|Elevation||7,492 m (24,580 ft)|
|Prominence||2,024 m (6,640 ft)|
|Isolation||18.89 km (11.74 mi)|
|Listing||Country high point|
|Coordinates||36°25′54″N 71°49′42″E / 36.43167°N 71.82833°E|
|Location|| - |
|Province||Badakhshan Province, Afghanistan |
Khyber Pakhtunkhwa Province, Pakistan
|Parent range||Hindu Kush|
|First ascent||1960 by Toshiaki Sakai and Goro Iwatsubo (Japan)|
|Easiest route||glacier/snow climb|
Noshaq, also called Noshak or Nowshak (Dari: نوشاخ), is the second highest peak in the Hindu Kush Range after Tirich Mir at 7,492 m (24,580 ft). It lies on the border between Afghanistan and Pakistan. The north and west sides of the mountain are in Afghanistan whereas the south and eastern sides are in Pakistan. Noshaq is Afghanistan's highest mountain and is located in the northeastern corner of the country along the border with Pakistan. It is the westernmost 7,000 m (22,966 ft) peak in the world. Easiest access to Noshaq is from Wakhan Afghanistan.
Noshaq main was first climbed by a Japanese expedition in 1960 led by Professor Sakato[who?]. Other members of the expedition were Goro Iwatsubo and Toshiaki Sakai. The climb followed the normal Afghanistan approach, the West ridge from the Qadzi Deh Glacier. The normal Afghanistan approach route is by the west ridge.
Noshaq East, Noshaq Central and Noshaq West were first climbed in 1963 by Austrians Dr. Gerald Gruber and Rudolf Pischenger.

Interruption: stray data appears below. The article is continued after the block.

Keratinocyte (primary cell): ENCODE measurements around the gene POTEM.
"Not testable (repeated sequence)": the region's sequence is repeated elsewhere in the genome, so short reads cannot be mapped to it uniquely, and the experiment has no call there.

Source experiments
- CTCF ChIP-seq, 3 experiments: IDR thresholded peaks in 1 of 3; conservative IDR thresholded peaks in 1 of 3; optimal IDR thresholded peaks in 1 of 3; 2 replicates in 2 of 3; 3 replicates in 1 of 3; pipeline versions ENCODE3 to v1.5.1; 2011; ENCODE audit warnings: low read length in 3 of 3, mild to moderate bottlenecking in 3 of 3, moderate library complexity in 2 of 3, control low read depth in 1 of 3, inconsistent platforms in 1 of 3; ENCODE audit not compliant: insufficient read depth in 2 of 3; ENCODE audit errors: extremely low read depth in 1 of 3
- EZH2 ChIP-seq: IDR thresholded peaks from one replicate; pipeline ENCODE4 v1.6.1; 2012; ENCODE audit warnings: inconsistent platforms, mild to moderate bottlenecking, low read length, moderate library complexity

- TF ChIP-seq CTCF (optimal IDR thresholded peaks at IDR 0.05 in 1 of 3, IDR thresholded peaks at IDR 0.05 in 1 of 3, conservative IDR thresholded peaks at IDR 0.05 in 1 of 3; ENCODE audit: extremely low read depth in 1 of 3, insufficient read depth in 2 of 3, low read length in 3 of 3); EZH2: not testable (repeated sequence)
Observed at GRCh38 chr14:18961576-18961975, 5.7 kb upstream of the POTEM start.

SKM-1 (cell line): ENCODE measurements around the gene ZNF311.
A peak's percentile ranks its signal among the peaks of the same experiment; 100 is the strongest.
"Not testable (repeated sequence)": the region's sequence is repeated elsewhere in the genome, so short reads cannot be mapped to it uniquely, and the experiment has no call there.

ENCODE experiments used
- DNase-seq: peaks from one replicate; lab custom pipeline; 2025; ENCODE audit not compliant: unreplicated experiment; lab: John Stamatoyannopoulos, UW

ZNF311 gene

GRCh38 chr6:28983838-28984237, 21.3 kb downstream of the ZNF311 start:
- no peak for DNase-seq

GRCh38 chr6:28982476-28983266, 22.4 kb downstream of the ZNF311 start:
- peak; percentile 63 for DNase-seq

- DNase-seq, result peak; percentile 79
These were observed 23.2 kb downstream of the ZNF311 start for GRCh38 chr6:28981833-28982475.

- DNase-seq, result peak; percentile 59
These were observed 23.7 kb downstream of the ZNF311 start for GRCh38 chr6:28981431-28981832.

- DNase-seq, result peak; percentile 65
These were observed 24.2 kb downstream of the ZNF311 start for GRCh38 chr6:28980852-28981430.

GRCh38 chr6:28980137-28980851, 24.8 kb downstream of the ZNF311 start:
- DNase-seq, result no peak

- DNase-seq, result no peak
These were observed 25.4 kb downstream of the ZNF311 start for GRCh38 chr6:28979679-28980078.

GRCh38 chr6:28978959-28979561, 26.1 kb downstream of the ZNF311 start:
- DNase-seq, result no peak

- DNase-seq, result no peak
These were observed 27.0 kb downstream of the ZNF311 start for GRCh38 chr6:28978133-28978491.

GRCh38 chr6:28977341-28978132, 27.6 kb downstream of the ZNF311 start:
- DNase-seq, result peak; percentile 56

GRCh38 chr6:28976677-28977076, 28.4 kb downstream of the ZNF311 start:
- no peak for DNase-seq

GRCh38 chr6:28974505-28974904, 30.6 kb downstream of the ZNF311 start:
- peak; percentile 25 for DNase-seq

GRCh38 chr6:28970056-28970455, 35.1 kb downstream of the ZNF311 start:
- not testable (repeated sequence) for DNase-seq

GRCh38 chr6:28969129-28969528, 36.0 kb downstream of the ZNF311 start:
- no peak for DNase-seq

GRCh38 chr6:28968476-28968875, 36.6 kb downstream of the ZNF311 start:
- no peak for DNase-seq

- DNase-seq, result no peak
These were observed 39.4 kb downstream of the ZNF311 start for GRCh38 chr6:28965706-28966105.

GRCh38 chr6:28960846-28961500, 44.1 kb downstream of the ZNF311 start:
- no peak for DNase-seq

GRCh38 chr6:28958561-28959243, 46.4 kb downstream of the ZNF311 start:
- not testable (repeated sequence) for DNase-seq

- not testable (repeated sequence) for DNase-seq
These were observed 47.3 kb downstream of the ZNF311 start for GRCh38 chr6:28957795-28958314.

The Tiroler Hindukusch-Ski-Expedition of Akademischer Alpenklub Innsbruck (Austria) made the first ski descent from the summit of Noshaq in 1970. The famous meteorologist Karl Gabl was member of the team.
The first winter ascent was 13 February 1973 by Tadeusz Piotrowski and Andrzej Zawada, members of a Polish expedition, via the north face. It was the world's first winter climb of any 7000 m peak. Until now it is the only winter ascent to this summit.
Between the Soviet invasion of Afghanistan in 1979 and the fall of the Taliban in 2001, the mountain was very difficult to access because of political turmoil in the region. In 2011, National Geographic noted that the trail to the summit was again accessible to climbers, with hopes of opening the area up for tourism.19.
- ^ Japanese team
- ^ America Alpine Journal: Noshaq Ski Expedition
- ^ Ulrich Schwabe: Noshaq on skis
- ^ "Asia, Pakistani-Afghan Frontier Area, Noshaq, First Winter Ascent". American Alpine Club. 1974.
- ^ "Grant winners summit highest Afghanistan peak". Australian Geographic. 11 August 2011.
- ^ "Afghanistan's Highest Mountain Reopened to Climbers". National Geographic. 10 August 2011.
- ^ "Afghan Noshaq expedition". Archived from the original on 2013-06-15. Retrieved 2020-04-21.